Tonight and tomorrow at 7 and 9 p.m., and during a mirrored set of performances next weekend, a curious moonshine-mash of a play takes over Lyric Hall (827 Whalley Ave, New Haven; 203-389-8885). Directed by Sam Plattus, Holler: An Appalachian Tragedy is a tragedy, naturally, but it’s also a “punishing fairy tale,” but it’s also a “ballad play,” with a cast of two actor-musicians and “an old-time band” channeling the “banjo-picking, bass-thumping, mandolin-trilling, guitar-strumming, fiddle-shrieking” music of the titular geography. Tickets go for $20, or $15 for students and seniors.

Saturday, December 6
Newly opened fashion, home and crafting space the Haven Collective (938 State St, New Haven; 860-712-6338) is hosting this year’s “Holiday Haven” pop-up event today from 11 a.m. to 8 p.m., organized by Haven Events. Anchored by several local artisans and vendors selling holiday gifts, the occasion also promises complimentary drinks, a free crafting session, “performances by the Aloha Hula Company” and, from 11 to 12:30, “free brunch bites.”

Sunday, December 7
Speaking of holiday pop-ups, the Jewish Community Center of Greater New Haven (360 Amity Rd, Woodbridge; 203-387-2522) puts on its big annual “Arts & Crafts Fair” today between 10 a.m. and 4 p.m. Gathering together “more than 60 local artisans” and their wares, which, in past years, have ranged from jewelry to flatware to clocks to glasswork blown on-site, there’s also a babysitting service available for parents of young children and a “Mediterranean olive oil tasting” at 10:15.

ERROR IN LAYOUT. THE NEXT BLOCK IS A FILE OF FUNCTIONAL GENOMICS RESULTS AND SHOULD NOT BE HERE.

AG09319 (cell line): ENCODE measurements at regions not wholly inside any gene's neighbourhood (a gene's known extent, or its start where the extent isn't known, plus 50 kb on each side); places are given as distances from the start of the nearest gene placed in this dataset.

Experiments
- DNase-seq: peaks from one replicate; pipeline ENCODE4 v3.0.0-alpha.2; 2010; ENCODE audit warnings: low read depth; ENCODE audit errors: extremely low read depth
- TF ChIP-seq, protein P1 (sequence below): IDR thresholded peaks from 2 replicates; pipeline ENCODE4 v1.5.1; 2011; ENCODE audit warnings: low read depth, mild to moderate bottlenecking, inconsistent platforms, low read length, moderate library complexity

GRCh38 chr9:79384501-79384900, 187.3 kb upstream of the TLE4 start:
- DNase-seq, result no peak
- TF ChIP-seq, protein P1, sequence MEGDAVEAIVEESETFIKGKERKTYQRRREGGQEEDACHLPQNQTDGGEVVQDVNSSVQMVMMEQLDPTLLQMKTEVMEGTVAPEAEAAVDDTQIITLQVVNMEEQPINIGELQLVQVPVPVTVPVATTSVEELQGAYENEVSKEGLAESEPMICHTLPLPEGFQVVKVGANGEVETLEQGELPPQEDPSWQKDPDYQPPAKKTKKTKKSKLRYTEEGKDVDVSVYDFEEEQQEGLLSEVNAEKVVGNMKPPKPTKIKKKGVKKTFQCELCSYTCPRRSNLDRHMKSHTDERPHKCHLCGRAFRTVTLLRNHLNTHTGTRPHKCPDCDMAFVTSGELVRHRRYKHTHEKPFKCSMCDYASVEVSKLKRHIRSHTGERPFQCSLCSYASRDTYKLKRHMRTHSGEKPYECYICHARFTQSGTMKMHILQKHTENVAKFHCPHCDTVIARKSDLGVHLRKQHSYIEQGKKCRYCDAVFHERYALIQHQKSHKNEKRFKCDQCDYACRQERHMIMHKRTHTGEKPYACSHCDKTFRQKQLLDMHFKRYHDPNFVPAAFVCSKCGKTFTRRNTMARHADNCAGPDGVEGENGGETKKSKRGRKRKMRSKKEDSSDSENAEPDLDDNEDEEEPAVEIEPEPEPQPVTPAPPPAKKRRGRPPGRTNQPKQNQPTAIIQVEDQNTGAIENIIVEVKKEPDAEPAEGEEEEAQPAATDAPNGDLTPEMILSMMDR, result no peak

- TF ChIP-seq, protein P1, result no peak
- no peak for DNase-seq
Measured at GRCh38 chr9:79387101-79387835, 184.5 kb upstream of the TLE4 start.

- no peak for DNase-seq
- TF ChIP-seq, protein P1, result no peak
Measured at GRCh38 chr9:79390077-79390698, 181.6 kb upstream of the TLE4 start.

Tonight at 6:30, holiday spirit hits a high note during Trinity Baptist Church’s annual “Carol Service,” which invites the public to come sing carols with the church’s choir and musicians. A reception afterward offers “loads of good food and treats,” we’re told, adding extra enticement. 630 State Street, New Haven. (203) 789-4500.

Written by Dan Mims. Photo provided courtesy of Knights of Columbus Museum. Readers are encouraged to verify times, locations and prices before attending events.

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Dan has worked for a couple of major media companies, but he likes Daily Nutmeg best. As DN’s editor, he writes, photographs, edits and otherwise shepherds ideas into fully realized feature stories, helped in no small part by a small team of dedicated contributors.